Elsie Carlisle recorded three takes of “It’s the Talk of the Town” with Ambrose and His Orchestra on October 10, 1933, but they were rejected by Brunswick. On the morning of October 13, she made a successful recording for Decca with an eight-person band whose makeup is unknown but which probably contained Ambrose men:

“It’s the Talk of the Town.” Music by Jerry Levinson, words by Marty Symes and Al J. Neiburg (1933). Recorded by Elsie Carlisle with orchestral accompaniment in London on October 13, 1933. Decca F. 3696 mx. GB6186-1.

Elsie Carlisle - "It's the Talk of the Town" (1933)

Elsie Carlisle – “It’s the Talk of the Town” (1933)

In the early afternoon of the same day, Elsie would make her more famous and instrumentally more compelling recording of the song with Ambrose and His Orchestra. In this version, the emphasis on social awkwardness is highlighted by the band members’ snarling whisper: “IT’S THE TALK OF THE TOWN!”:

“It’s the Talk of the Town.” Recorded by Ambrose and His Orchestra with vocals by Elsie Carlisle in London on October 13, 1933. Brunswick 01607 mx. GB6175-4.

Personnel: Bert Ambrose dir. Max Goldberg-t-mel / Harry Owen-t / Ted Heath-Tony Thorpe-tb / Danny Polo-reeds / Sid Phillips-reeds / Joe Jeannette-as / Billy Amstell-reeds / Bert Read-p / Joe Brannelly-g  / Dick Ball-sb / Max Bacon-d (also humming and speaking by members of the orchestra)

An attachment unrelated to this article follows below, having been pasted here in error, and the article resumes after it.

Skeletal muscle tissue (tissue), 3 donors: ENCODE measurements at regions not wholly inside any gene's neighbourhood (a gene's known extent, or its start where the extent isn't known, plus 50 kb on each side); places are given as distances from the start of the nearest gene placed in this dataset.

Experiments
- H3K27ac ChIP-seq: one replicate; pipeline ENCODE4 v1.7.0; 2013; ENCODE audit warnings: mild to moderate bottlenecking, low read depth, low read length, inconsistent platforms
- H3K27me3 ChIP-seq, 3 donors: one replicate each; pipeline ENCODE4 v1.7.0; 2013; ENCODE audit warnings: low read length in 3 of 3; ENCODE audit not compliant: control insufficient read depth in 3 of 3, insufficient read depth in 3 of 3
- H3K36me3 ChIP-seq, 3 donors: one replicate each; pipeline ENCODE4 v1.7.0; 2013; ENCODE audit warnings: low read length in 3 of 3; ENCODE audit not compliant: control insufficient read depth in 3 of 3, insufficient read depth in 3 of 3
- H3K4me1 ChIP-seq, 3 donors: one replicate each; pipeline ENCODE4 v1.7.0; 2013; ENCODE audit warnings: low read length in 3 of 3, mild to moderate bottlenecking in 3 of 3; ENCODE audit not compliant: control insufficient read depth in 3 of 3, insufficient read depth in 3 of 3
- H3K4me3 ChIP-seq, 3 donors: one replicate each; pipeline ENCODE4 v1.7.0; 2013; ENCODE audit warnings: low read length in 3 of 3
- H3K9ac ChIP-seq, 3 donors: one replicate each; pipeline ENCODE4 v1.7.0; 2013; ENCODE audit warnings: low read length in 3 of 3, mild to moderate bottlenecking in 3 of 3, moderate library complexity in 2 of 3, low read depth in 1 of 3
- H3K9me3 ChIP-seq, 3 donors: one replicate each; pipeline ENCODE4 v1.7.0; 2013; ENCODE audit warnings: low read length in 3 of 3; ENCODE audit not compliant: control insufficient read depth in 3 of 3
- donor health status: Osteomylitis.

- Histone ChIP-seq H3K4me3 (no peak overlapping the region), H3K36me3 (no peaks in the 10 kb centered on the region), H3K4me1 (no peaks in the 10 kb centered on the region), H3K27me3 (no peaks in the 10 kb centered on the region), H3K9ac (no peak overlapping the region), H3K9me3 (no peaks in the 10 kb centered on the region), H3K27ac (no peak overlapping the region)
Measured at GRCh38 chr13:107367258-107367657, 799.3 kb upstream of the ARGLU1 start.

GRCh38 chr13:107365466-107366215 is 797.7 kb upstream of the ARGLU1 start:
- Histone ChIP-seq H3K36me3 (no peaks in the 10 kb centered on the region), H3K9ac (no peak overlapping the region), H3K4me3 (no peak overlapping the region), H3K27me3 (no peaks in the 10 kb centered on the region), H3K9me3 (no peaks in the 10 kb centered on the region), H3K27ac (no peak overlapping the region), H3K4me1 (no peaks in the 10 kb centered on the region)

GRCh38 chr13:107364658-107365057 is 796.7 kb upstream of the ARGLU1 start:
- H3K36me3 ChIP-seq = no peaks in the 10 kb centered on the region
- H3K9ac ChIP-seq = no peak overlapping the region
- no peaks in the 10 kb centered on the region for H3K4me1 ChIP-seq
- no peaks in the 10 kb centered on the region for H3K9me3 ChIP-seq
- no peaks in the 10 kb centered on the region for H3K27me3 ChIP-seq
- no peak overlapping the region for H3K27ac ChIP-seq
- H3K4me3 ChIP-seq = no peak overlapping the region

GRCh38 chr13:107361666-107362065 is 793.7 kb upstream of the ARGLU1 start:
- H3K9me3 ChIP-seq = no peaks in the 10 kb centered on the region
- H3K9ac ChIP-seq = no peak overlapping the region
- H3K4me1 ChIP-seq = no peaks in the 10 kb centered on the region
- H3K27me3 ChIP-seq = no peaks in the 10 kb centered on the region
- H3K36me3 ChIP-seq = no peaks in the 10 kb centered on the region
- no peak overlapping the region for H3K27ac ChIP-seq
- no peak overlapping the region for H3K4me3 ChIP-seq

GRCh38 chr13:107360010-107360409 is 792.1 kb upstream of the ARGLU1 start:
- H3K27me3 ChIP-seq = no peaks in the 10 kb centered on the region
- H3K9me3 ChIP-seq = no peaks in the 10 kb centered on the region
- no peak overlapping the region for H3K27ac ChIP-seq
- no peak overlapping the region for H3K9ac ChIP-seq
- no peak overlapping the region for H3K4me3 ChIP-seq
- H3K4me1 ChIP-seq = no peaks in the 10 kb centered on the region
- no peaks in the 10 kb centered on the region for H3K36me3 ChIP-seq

Ambrose and His Orchestra (w. Elsie Carlisle) - "It's the Talk of the Town" (1933)

Ambrose and His Orchestra (w. Elsie Carlisle) – “It’s The Talk of The Town” (1933)

“It’s the Talk of the Town” was one of two hits written in 1933 by the team of Levinson, Symes, and Neiburg, the other being “Under a Blanket of Blue.” Neiburg had three years earlier penned the lyrics to “(I’m) Confessin’ (That I Love You),” and Levinson (under the name “Livingston”) went on in later decades to compose noteworthy music for movies and television, although his role in composing the 1943 novelty song “Mairzy Doats” should not be forgotten.

In the late summer of 1933 America saw versions of “It’s the Talk of the Town” recorded by Glen Gray’s Casa Loma Orchestra (with vocals by Kenny Sargent), Connee Boswell, Dick Robertson and His Orchestra, Will Osborne and His Orchestra, Annette Hanshaw, Red McKenzie and His Orchestra, and Fletcher Henderson and His Orchestra.

As summer turned to autumn, British bands did their own versions. In addition to Ambrose’s recording and Elsie’s solo version on Decca, there were recordings made by the BBC Dance Orchestra (under the direction of Henry Hall, with vocal refrain by Phyllis Robins), Jay Wilbur and His Band (with vocalists Dan Donovan and Phyllis Robins), Jack Hylton and His Orchestra (with vocals by Eve Becke), Billy Cotton and His Band (Alan Breeze, vocalist), Jack Payne and His Band (with vocals by Billy Scott-Coomber), Joe Loss and His Band (with Jimmy Messini), George Glover and His Band (also with Jimmy Messini), Bertini and His Orchestra (Jack Plant, vocalist), and Oscar Rabin and His Romany Band (as “Art Willis and His Band,” with vocals by Harry Davis).